With Europe pitched into energy uncertainty and some Belgians braced for annual bills of up to €9,000 from September, households are keeping a watchful eye on their energy usage.
With some experts predicting that the price of gas will more than quadruple in Belgium next year and with electricity prices also on the rise, even the smallest of household appliances now comes under scrutiny. Smart decisions, such as forgoing our towel heater or switching to energy-efficient light bulbs, can really make a difference.
Using average household energy consumption rates in Brussels and the wattage of some of the most common household appliances, The Brussels Times crunched some numbers to reveal the real costs of our daily energy use.
Calculations reveal the single-use cost of each appliance (ie. one boil of a kettle, one period of heating, one day’s use of a fridge-freezer). The findings reveal how surprisingly expensive some appliances are, even for short periods of time.
Editors note: The single-cost use of central heating (6 hours) is calculated using a smoothed yearly average household consumption. In reality, during peak consumption during the winter heating period, the cost per use may double to nearly €3.
As if the increased price of groceries wasn’t enough, cooking them may make you think twice about that Sunday roast you were planning. Based on our calculations, using an electric oven for just one hour comes at a cost of around €0.77 under current electricity prices.
Interestingly, cooking on a gas stove is currently more economical than on an electric hob. 30 minutes cooking on gas will cost around €0.12; the same duration on an electric hob is around €0.42.
With ovens and stoves proving fairly energy intensive, consumers might find microwaves a cheap and speedy alternative. A three minute zap in the microwave currently costs just €0.02.
On the other hand, fans of slow-cooking may need to adapt their meal preparations: running a slow cooker for three hours can add another €0.16 to the total cost of the meal.
Will tidy homes be a victim of high energy bills? Not necessarily, but some savings can certainly be made. One intensive load of a dishwasher now costs up to €0.59. Yet although heating water for handwashing dishes may save on energy, it is likely to be less efficient in terms of water use.
Vacuuming the floors for an hour costs around €0.15 with a mains-operated vacuum cleaner.
When it comes to washing clothes, prices are significantly higher than in previous years. At €0.84 for an hour and a half cycle, it is still more affordable than going to a laundromat, at least for smaller loads. An efficient tumble dryer will add another €0.18 to the cost of keeping your clothes clean.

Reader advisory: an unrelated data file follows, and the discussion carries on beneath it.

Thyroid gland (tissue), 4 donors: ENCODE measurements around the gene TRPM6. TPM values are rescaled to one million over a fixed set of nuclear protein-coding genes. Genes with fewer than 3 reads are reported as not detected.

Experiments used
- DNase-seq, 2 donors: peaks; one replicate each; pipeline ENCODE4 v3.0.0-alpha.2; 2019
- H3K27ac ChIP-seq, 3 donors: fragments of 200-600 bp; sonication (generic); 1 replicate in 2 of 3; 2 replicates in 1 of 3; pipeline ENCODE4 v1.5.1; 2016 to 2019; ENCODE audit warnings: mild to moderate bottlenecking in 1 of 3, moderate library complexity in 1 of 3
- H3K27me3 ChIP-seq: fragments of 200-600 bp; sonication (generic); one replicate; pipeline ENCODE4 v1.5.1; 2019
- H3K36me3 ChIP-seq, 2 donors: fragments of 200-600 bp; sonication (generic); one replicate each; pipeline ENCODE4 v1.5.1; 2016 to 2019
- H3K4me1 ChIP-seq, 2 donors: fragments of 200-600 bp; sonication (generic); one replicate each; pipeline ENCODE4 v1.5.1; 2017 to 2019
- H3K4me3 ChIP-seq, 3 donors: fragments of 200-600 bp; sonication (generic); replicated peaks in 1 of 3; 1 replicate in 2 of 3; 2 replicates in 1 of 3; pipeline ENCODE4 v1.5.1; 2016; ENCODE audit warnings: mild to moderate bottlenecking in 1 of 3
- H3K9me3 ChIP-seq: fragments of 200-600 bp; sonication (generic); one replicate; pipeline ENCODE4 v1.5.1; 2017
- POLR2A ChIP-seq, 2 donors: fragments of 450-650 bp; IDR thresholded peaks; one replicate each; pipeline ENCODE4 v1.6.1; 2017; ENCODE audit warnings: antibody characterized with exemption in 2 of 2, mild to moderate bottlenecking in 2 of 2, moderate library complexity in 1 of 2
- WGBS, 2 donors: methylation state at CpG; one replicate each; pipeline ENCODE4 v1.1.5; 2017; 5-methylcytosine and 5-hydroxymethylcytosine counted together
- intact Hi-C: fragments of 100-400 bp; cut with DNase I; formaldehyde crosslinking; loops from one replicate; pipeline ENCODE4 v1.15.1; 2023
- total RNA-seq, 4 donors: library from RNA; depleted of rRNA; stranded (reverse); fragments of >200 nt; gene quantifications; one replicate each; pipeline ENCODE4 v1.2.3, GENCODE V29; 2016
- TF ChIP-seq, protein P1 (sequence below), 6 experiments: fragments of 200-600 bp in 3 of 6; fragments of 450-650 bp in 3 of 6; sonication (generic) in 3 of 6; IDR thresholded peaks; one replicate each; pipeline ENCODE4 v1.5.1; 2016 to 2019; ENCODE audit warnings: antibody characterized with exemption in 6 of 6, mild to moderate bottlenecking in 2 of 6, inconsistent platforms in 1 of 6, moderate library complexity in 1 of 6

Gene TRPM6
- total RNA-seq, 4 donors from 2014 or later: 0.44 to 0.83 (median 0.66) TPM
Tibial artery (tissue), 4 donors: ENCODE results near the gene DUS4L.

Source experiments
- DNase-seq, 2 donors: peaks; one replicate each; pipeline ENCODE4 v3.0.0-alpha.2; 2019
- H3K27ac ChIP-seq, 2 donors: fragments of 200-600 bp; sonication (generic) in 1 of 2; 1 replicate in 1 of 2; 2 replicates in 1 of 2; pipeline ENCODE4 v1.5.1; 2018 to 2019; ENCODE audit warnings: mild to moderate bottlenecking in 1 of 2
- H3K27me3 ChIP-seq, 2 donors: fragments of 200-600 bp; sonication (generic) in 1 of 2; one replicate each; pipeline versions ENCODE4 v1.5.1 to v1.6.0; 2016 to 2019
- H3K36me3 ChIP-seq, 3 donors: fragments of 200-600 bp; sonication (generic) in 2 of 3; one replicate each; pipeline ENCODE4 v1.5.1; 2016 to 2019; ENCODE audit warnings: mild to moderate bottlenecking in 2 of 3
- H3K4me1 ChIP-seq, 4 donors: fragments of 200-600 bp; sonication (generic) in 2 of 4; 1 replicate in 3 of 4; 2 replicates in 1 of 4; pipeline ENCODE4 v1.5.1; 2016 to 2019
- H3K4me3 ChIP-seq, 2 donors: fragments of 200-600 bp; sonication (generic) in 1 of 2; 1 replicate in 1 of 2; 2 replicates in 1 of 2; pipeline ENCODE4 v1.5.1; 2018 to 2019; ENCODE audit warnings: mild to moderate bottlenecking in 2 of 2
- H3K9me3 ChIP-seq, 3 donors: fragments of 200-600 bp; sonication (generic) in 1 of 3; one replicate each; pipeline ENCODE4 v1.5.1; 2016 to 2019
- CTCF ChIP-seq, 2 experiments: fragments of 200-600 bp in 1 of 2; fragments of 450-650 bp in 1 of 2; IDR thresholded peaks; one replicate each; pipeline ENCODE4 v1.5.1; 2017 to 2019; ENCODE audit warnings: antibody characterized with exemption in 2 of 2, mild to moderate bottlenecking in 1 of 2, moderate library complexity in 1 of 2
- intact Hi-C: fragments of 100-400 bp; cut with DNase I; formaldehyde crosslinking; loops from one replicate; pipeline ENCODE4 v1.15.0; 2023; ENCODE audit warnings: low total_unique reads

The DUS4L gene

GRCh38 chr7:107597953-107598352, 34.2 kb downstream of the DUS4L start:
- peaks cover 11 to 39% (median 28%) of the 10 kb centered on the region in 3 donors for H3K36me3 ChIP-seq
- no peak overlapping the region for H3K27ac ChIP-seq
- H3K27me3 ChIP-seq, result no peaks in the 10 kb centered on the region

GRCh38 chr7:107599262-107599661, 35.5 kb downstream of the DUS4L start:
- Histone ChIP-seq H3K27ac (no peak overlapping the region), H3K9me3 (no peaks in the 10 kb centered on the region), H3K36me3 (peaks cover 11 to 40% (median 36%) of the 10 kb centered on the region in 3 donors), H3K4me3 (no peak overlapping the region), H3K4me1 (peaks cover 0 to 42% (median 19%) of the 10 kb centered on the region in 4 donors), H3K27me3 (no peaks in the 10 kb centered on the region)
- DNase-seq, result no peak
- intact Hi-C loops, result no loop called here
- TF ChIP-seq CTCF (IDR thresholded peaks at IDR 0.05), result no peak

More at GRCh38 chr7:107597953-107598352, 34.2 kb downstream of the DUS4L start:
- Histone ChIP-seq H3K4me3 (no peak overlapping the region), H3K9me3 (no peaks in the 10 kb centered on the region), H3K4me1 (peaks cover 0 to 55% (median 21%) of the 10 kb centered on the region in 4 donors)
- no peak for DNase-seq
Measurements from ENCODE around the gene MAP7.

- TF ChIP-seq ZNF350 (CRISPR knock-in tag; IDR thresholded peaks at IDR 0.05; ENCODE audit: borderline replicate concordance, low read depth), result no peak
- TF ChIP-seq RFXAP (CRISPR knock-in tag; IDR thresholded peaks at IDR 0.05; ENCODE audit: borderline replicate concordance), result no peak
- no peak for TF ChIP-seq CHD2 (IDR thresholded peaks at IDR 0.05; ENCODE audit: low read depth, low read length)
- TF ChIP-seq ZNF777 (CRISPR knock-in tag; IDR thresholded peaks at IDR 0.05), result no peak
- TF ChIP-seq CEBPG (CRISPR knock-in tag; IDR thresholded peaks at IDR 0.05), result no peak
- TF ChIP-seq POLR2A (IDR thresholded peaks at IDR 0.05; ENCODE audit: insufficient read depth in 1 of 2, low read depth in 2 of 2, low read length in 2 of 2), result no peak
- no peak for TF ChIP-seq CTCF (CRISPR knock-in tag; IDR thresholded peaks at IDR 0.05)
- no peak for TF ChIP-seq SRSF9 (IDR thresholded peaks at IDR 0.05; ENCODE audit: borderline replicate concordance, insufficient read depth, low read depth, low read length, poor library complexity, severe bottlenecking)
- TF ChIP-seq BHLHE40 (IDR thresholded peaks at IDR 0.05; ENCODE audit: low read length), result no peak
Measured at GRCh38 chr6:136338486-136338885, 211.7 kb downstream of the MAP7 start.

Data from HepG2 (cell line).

Other appliances risk becoming luxuries when the costs are factored in: an electric heated towel rail will cost €0.37 for just 40 minutes of use.
Some daily utility items, such as Wifi and lighting, we certainly cannot do without. Thankfully, the price of running a Wifi router all day is relatively low, costing just €0.07 a day. For lighting however, Belgian consumers can make significant savings by switching to energy-efficient alternatives.
Running 10 60W bulbs for five hours each day can set us back up to €0.84 with today’s energy prices. By switching to energy-efficient bulbs (especially LEDs) this falls to just €0.15 per day. As such, changing to more efficient bulbs could lead to massive savings in the long run.
After a long day of work (preferably in the office where Belgians can save big on energy bills) you may be tempted to kick off your shoes and play a video game or watch TV. A 2.5 hour playtime on a new Playstation 5 should cost around €0.09 three hours of TV will cost around €0.07.
Charging a laptop for eight hours – roughly a full charge – is still relatively cheap, costing just €0.07.
Heating is by far the single largest expense for the Belgian household. Even with an efficient heating system and a reasonably low annual consumption, six hours of gas central heating can cost the typical household an eye-watering average of €1.44 at current prices.
Plug-in electric heaters, which Belgians are rushing to buy as an alternative to central heating, are not much cheaper. For just one hour of use, an electric heater can cost €0.25 and only heats a much smaller area than traditional heating systems.
The calculations above only account for the single-use power draw of many appliances. But some household items, such as a television, continue to draw energy when on standby mode. Each year, the European Union wastes 43 terawatt hours of energy to standby power: roughly equivalent to 9 million tonnes of C02 per year.
Switching a device off completely, even if this means pulling the plug, is an easy way to save on energy and ensuring that no power is wasted on stand-by mode.
Worst is yet to come
Editors note: The 2023 single-use central heating price forecast relies on smoothed annual household consumption averages. At the start of 2023, during peak winter heating hours, the price for central heating could peak as high as €16.80.
One energy expert predicts that the price of gas in Belgium will reach €0.70 per KWh in 2023, which would push prices far above the already high rates seen currently.
The price of heating the average home with gas (assuming that the government's recently announced emergency measures are not extended into 2023) will reach an average of €8.15 per six-hour use throughout next year.
- Over 60% of Belgians fear not being able to pay energy bills
- Poor becoming poorer in Belgium, lower middle class increasingly struggling
If the price of electricity rises slightly to €0.30 per KWh, the impact will also be felt on other household activities. The cost of operating household electrical appliances will rise by around 7-8%.
As the war in Ukraine rumbles on, there seems to be no end in sight for the energy woes of ordinary Belgian households. This winter looks likely to be cold, and costly.